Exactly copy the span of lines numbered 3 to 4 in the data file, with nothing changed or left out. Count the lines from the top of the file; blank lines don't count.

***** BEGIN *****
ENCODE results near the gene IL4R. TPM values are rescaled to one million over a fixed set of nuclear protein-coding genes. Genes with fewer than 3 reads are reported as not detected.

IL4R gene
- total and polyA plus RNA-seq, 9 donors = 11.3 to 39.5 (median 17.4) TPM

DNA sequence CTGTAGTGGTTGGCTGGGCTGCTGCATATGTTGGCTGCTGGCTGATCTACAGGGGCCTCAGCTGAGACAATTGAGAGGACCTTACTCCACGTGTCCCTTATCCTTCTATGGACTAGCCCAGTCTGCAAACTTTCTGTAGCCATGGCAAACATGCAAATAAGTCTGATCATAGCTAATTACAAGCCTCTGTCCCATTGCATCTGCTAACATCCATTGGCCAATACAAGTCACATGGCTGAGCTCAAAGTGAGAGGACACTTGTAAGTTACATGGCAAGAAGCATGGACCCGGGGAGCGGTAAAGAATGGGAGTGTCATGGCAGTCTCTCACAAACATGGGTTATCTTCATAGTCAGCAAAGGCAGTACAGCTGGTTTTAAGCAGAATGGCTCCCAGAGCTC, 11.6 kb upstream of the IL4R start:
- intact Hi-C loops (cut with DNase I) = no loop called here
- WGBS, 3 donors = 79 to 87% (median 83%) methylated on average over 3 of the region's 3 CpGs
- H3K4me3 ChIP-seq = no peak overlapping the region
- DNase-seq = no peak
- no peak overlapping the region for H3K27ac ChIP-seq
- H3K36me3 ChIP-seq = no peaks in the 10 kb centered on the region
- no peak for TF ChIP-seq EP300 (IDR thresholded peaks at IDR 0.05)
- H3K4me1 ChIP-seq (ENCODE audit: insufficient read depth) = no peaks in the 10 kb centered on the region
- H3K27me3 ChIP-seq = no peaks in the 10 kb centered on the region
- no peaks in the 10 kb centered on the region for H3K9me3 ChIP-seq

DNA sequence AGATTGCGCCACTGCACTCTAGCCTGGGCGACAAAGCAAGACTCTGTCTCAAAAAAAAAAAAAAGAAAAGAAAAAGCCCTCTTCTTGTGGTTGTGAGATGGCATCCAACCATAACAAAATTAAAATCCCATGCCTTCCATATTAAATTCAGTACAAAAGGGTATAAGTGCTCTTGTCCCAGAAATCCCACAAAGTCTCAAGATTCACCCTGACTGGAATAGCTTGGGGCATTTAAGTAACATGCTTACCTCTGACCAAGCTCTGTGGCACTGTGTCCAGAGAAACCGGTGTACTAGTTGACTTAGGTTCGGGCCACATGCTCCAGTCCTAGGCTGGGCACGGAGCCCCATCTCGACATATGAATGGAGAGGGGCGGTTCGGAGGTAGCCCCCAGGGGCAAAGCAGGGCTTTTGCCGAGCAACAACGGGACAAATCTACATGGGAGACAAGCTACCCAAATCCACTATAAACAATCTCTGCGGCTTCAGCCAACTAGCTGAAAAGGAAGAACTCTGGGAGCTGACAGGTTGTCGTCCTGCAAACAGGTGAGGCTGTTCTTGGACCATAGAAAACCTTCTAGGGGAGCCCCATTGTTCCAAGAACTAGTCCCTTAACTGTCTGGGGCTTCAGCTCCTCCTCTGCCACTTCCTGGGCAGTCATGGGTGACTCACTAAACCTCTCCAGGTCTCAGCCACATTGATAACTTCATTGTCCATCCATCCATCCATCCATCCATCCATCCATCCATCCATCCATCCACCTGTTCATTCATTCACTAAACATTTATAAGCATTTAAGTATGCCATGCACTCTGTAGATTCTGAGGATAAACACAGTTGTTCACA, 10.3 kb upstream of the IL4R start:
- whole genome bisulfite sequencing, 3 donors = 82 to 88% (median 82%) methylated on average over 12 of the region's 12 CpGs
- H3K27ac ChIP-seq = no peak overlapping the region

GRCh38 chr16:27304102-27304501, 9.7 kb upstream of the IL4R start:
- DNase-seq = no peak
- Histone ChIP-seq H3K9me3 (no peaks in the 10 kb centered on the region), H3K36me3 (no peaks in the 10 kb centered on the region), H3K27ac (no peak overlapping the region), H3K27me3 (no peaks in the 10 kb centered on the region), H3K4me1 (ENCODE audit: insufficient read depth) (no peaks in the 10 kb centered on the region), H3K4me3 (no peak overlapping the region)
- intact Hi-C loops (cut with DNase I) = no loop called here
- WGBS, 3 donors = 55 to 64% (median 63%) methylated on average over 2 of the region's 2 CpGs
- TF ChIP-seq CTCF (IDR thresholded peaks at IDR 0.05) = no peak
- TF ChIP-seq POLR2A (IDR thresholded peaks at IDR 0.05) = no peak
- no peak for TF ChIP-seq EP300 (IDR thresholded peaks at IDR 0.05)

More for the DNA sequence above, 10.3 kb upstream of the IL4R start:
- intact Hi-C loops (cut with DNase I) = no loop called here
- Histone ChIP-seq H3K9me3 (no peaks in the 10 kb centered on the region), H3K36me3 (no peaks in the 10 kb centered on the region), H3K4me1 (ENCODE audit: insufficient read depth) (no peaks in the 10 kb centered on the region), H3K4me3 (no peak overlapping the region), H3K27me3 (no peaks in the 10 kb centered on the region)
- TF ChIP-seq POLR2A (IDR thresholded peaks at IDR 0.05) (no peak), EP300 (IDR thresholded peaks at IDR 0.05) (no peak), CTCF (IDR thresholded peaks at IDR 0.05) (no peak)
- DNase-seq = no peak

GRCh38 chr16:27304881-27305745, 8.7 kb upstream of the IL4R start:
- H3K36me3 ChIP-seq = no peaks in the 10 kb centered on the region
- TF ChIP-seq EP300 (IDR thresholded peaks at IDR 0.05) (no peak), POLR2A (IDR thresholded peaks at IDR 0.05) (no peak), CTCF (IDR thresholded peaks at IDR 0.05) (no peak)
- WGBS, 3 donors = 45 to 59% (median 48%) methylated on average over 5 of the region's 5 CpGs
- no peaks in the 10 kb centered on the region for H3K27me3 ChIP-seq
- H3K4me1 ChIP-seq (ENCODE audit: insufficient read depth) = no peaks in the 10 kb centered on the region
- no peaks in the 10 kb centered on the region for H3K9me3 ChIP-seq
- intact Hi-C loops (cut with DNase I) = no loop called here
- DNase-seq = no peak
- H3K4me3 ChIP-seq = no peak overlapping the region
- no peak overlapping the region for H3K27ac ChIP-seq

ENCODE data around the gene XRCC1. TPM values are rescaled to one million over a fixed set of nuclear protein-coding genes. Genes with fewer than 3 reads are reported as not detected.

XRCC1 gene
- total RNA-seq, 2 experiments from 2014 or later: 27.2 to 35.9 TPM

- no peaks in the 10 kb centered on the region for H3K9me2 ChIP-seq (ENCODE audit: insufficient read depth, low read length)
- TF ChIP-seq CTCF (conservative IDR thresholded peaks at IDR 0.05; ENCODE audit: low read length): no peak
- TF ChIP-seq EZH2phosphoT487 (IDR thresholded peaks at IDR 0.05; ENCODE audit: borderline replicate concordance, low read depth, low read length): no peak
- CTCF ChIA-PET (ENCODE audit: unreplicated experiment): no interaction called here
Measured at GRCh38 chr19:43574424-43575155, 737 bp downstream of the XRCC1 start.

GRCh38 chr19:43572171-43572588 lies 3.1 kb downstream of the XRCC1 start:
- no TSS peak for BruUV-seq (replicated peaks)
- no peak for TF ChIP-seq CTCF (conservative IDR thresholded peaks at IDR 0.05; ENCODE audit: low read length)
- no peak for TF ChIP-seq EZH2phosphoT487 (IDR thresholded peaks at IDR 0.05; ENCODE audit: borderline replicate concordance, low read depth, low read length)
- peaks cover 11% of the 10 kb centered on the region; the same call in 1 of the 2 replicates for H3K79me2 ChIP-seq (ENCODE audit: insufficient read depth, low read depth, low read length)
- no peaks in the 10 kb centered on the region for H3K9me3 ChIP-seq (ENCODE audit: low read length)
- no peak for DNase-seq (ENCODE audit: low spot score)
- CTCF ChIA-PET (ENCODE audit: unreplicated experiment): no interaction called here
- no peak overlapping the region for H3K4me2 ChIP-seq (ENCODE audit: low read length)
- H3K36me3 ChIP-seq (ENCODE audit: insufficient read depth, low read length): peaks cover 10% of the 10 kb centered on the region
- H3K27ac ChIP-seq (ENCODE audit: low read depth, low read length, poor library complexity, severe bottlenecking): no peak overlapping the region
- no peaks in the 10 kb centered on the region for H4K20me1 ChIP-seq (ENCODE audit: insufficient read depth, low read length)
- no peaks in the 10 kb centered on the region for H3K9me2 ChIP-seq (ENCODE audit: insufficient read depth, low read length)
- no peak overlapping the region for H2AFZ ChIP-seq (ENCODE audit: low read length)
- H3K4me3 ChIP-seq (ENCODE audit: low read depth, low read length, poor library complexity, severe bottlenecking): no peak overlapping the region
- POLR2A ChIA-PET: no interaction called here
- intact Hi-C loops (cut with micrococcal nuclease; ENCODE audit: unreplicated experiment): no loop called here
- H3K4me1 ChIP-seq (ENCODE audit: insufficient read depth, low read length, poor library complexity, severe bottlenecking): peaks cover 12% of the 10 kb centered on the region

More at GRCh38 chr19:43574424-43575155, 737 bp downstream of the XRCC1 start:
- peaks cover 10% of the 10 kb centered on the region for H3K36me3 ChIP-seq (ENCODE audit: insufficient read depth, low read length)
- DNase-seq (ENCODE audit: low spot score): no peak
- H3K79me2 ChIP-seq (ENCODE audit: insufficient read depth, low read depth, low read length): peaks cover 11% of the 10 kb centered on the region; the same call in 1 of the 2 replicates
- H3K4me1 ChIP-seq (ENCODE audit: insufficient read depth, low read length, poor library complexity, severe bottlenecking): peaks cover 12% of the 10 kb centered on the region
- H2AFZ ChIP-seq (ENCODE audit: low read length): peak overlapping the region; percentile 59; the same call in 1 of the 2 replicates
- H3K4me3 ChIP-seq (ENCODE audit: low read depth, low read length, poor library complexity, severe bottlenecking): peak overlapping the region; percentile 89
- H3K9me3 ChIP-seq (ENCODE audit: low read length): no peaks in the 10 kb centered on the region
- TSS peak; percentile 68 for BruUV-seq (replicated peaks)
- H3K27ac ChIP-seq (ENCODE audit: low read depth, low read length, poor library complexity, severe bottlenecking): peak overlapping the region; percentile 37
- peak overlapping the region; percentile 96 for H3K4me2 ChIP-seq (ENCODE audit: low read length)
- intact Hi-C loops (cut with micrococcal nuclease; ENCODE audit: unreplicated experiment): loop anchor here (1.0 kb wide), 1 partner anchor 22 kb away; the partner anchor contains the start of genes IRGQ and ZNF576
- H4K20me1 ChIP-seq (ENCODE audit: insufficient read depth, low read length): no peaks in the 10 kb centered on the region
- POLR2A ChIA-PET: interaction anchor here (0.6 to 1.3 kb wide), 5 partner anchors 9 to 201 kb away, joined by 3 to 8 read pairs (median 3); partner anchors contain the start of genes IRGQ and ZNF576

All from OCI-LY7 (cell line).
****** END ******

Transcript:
- total and polyA plus RNA-seq, 9 donors = 11.3 to 39.5 (median 17.4) TPM

DNA sequence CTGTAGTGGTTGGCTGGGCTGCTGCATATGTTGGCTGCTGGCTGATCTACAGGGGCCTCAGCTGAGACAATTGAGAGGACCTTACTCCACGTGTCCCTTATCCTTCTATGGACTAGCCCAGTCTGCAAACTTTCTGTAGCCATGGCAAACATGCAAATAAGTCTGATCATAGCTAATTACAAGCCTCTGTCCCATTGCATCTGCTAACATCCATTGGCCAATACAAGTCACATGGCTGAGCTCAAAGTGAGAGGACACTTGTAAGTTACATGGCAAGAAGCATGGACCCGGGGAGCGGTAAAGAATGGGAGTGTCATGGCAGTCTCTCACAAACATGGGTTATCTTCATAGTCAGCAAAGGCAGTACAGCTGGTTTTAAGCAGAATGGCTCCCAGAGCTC, 11.6 kb upstream of the IL4R start: